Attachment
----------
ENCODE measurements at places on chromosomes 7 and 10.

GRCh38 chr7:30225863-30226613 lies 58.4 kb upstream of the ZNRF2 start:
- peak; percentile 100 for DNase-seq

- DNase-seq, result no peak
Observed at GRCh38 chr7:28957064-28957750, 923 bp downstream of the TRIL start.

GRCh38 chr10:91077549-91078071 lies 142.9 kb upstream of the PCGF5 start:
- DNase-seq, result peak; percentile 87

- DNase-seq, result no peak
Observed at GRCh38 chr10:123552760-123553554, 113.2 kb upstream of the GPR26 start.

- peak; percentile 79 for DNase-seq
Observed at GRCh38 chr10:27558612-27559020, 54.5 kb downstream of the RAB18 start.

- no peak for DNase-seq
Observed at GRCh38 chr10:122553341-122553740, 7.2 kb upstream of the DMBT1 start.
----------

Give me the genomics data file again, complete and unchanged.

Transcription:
ENCODE measurements at places on chromosomes 7 and 10.

GRCh38 chr7:30225863-30226613 lies 58.4 kb upstream of the ZNRF2 start:
- peak; percentile 100 for DNase-seq

- DNase-seq, result no peak
Observed at GRCh38 chr7:28957064-28957750, 923 bp downstream of the TRIL start.

GRCh38 chr10:91077549-91078071 lies 142.9 kb upstream of the PCGF5 start:
- DNase-seq, result peak; percentile 87

- DNase-seq, result no peak
Observed at GRCh38 chr10:123552760-123553554, 113.2 kb upstream of the GPR26 start.

- peak; percentile 79 for DNase-seq
Observed at GRCh38 chr10:27558612-27559020, 54.5 kb downstream of the RAB18 start.

- no peak for DNase-seq
Observed at GRCh38 chr10:122553341-122553740, 7.2 kb upstream of the DMBT1 start.